Remembering Coach Thompson and His Legacy Through the Eyes of His Faithful Friends


His devotion to the Blessed Mother and the plight of the marginalized are what two clergy members from the Archdiocese…

Posted by Currents News on Thursday, September 10, 2020


WINDSOR TERRACE — The late John Thompson Jr. will be remembered by many as a giant presence on and off the court. Before he became the iconic, beloved Georgetown coach who towered on the sidelines with a white towel tossed across his shoulders, he was part of a powerhouse team at Archbishop Carroll H.S. in Washington D.C.

In 1951, during a time when segregation was a harsh reality in the country, Archbishop Carroll H.S. opened up as the first integrated high school in the nation’s capital, three years before the Supreme Court ruled in Brown vs. Board of Education that segregation of children in public schools was unconstitutional.

The school’s opening “triggered long-term relationships between men like Father John Mudd and John Thompson, who otherwise probably never would have crossed paths, especially as teenagers,” said Mark Savercool, Archbishop Carroll H.S.’s vice president for advancement.

Father John Mudd attended Archbishop Carroll H.S. and remembers Thompson as his classmate and as a rising basketball star in the late 1950s.

In a 1960 Washington Star article, sports writer Bob Hanson recapped Archbishop Carroll’s K. of C. tournament victory: “A turn away crowd of 4,000 was left limp yesterday at Georgetown’s McDonough gym as Carroll nipped St. Catherine’s of Racine, WI, 57-55, on a do-or-die jump shot by George Leftwich in the last three seconds.” (Photo courtesy: Archbishop Carroll H.S.)

“It was probably the best basketball high school team in the metropolitan Washington area,” Father Mudd said. “Probably one of the best in the country.”

Thompson and his Archbishop Carroll teammates racked up tournament titles in the Washington Catholic League and the Eastern States Catholic Invitational, and Knights of Columbus National Championship.

Fathers Mudd and Kemp both said that combining the values of the Catholic faith with education was something that both Thompson’s mother and aunt advocated for, with hopes it would impact his life and career. But Thompson added to that his devotion to the Blessed Mother, who arguably became his spiritual cheerleader, according to Father Raymond Kemp, a family friend and adjunct professor in the Department of Theology at Georgetown. Father Kemp presided over Thompson’s funeral Mass at St. Augustine Church in Washington.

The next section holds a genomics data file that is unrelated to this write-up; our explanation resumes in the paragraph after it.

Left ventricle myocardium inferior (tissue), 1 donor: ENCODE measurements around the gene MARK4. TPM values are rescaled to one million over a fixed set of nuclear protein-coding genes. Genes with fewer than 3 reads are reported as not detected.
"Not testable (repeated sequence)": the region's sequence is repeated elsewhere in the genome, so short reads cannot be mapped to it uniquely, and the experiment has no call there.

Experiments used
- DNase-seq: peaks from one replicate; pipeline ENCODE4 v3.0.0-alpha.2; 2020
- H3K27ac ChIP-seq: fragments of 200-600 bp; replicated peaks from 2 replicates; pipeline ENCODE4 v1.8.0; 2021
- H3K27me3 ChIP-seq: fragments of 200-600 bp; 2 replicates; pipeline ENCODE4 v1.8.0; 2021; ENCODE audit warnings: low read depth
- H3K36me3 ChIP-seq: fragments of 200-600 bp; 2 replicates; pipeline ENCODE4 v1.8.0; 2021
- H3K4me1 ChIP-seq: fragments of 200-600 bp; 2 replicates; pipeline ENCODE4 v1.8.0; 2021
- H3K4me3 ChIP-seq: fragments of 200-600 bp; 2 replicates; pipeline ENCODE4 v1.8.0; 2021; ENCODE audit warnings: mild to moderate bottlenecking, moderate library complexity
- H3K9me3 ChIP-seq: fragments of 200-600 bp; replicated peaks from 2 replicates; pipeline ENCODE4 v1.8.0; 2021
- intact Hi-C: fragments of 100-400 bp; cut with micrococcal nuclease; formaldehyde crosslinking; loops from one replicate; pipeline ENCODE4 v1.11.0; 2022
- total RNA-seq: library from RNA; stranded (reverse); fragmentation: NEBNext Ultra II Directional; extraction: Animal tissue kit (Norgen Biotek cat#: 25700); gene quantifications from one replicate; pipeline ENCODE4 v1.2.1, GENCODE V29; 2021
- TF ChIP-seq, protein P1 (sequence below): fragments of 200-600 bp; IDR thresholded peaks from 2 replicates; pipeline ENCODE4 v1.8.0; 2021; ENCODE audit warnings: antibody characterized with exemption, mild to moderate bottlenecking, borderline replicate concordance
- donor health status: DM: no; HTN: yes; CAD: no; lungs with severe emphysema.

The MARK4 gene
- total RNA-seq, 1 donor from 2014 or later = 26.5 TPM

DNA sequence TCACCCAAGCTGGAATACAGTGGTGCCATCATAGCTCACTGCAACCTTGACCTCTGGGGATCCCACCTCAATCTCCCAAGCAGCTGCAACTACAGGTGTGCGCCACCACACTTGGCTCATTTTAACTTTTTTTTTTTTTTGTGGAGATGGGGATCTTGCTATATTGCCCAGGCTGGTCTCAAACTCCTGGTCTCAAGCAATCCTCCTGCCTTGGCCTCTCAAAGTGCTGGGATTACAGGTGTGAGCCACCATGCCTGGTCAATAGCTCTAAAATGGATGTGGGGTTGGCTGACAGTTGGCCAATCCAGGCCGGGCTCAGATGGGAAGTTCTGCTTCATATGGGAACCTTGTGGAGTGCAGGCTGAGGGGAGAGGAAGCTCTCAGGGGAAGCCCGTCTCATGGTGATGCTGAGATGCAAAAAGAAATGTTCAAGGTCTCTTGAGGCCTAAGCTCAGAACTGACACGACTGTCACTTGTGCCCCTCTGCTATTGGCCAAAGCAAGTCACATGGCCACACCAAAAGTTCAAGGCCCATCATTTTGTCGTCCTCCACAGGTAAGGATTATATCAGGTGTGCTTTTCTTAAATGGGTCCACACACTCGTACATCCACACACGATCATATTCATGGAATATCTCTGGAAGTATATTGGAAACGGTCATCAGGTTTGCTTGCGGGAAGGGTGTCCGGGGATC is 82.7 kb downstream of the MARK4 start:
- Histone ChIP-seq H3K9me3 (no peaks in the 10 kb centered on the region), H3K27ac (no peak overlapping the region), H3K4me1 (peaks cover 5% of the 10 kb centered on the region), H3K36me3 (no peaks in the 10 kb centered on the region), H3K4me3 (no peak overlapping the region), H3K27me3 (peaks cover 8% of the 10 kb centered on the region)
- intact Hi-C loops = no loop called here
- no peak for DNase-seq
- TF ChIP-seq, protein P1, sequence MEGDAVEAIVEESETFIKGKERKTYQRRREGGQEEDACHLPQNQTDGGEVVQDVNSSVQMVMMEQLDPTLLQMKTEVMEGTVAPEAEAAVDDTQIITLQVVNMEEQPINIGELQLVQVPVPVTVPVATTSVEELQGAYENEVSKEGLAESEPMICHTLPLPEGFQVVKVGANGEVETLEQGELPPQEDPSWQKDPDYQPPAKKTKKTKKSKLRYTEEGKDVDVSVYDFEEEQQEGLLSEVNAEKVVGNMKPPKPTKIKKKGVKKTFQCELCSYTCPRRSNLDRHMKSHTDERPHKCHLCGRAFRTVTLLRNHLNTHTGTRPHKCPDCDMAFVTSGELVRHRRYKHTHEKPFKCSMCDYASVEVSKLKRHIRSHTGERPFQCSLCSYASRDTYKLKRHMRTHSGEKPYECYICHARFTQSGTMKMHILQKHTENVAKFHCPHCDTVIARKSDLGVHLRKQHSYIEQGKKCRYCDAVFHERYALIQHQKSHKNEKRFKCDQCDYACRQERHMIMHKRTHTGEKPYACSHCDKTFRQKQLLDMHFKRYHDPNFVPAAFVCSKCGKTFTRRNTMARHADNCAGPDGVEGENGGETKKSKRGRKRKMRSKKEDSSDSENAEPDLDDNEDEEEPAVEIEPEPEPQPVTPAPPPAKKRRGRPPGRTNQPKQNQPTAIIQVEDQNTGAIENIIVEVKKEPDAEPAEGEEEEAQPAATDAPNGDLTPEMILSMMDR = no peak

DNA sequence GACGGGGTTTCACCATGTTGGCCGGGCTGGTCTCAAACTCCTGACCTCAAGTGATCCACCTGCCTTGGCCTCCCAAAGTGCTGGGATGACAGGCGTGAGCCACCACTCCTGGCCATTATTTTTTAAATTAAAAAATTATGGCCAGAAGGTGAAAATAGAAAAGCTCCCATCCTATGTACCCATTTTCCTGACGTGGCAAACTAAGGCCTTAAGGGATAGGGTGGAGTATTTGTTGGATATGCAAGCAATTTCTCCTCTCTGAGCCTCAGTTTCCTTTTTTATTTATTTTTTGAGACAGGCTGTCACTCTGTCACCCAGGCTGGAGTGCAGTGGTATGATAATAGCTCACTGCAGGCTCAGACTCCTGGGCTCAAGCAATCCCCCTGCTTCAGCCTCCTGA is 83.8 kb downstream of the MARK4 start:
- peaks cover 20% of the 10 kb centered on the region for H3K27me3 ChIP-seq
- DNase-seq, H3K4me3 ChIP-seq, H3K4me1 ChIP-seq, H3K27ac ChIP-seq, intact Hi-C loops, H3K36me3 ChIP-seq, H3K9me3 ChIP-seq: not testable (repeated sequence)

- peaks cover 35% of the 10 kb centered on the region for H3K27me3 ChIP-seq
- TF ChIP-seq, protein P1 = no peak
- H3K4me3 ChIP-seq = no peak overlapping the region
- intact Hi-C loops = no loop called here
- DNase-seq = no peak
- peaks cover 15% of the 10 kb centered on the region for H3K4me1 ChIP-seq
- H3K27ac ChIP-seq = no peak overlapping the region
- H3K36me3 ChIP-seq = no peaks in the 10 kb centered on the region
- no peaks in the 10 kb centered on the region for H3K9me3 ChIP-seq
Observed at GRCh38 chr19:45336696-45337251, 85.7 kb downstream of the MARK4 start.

“When the Thompson Athletic Center was built on the campus of Georgetown University — dedicated a couple of years of ago — he had one requirement: It had to have a statue of the Blessed Mother,” Father Kemp explained.

More than just a coach, Thompson was seen as a father figure and mentor to many of his players, including NBA stars Allen Iverson, Patrick Ewing, and Dikembe Mutombo. His impact is also remembered at Archbishop Carroll.

“We inducted him into the Hall of Honor, which are people who have supported the mission of Carroll,” Father Mudd said. “I know that he was very grateful for his education and for the people who helped him.”

He really believed in the works of Jesus, the work of the Blessed Mother, and he knew he was doing God’s work,” added Father Kemp. “John would tell you he was no saint. But he really helped Georgetown and gave us the guts we needed to begin the process of telling the truth and reaching reconciliation on the hard treatment of black folks.”

[Related: Late John Thompson Remembered as Loyal Hoops Guru]

2 thoughts on “Remembering Coach Thompson and His Legacy Through the Eyes of His Faithful Friends

  1. It’s good to read something positive these days. Great tribute to a great man who remained faithful in his faith in fulfilling his vocation as an athlete and coach. We need mentors like him in this day and age. Rest In Peace brother.

  2. Archbishop Patrick O’Boyle came to this southern city in 1948. He was a determined proponent of racial justice. Carroll H S, which opened in 1951, was a work very dear to his heart. He entrusted the work to the Augustinians and particularly to the founding rector, Father Edward Stanford, OSA, a former president of Villanova University, By 1956 thirty-six Augustinians were serving on the Carroll faculty.